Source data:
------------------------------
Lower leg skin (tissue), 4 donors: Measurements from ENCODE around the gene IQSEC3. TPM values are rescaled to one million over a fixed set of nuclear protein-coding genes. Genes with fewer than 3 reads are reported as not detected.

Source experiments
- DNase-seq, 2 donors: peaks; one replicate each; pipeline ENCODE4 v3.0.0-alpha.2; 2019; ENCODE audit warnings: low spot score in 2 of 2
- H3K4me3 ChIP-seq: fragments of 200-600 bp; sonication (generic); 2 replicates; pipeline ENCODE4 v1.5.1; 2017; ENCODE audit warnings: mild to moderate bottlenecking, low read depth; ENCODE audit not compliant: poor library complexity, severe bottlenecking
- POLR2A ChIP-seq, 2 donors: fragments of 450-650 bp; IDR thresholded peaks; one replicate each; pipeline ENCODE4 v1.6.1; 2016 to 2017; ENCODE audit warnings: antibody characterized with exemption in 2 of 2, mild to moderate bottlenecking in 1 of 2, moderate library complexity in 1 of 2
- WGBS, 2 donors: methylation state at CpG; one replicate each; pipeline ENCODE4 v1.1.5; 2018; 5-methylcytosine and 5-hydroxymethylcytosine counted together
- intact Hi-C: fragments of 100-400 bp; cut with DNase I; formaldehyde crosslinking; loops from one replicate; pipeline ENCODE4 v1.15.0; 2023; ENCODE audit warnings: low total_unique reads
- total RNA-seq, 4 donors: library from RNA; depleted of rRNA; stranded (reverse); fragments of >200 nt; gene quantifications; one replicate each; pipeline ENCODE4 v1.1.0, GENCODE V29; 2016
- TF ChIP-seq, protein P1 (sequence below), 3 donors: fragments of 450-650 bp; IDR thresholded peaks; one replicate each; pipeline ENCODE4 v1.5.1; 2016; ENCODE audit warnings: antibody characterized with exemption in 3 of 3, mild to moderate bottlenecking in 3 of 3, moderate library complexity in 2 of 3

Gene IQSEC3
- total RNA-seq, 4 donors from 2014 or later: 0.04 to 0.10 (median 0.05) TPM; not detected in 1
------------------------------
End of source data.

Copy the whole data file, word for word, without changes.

Lower leg skin (tissue), 4 donors: Measurements from ENCODE around the gene IQSEC3. TPM values are rescaled to one million over a fixed set of nuclear protein-coding genes. Genes with fewer than 3 reads are reported as not detected.

Source experiments
- DNase-seq, 2 donors: peaks; one replicate each; pipeline ENCODE4 v3.0.0-alpha.2; 2019; ENCODE audit warnings: low spot score in 2 of 2
- H3K4me3 ChIP-seq: fragments of 200-600 bp; sonication (generic); 2 replicates; pipeline ENCODE4 v1.5.1; 2017; ENCODE audit warnings: mild to moderate bottlenecking, low read depth; ENCODE audit not compliant: poor library complexity, severe bottlenecking
- POLR2A ChIP-seq, 2 donors: fragments of 450-650 bp; IDR thresholded peaks; one replicate each; pipeline ENCODE4 v1.6.1; 2016 to 2017; ENCODE audit warnings: antibody characterized with exemption in 2 of 2, mild to moderate bottlenecking in 1 of 2, moderate library complexity in 1 of 2
- WGBS, 2 donors: methylation state at CpG; one replicate each; pipeline ENCODE4 v1.1.5; 2018; 5-methylcytosine and 5-hydroxymethylcytosine counted together
- intact Hi-C: fragments of 100-400 bp; cut with DNase I; formaldehyde crosslinking; loops from one replicate; pipeline ENCODE4 v1.15.0; 2023; ENCODE audit warnings: low total_unique reads
- total RNA-seq, 4 donors: library from RNA; depleted of rRNA; stranded (reverse); fragments of >200 nt; gene quantifications; one replicate each; pipeline ENCODE4 v1.1.0, GENCODE V29; 2016
- TF ChIP-seq, protein P1 (sequence below), 3 donors: fragments of 450-650 bp; IDR thresholded peaks; one replicate each; pipeline ENCODE4 v1.5.1; 2016; ENCODE audit warnings: antibody characterized with exemption in 3 of 3, mild to moderate bottlenecking in 3 of 3, moderate library complexity in 2 of 3

Gene IQSEC3
- total RNA-seq, 4 donors from 2014 or later: 0.04 to 0.10 (median 0.05) TPM; not detected in 1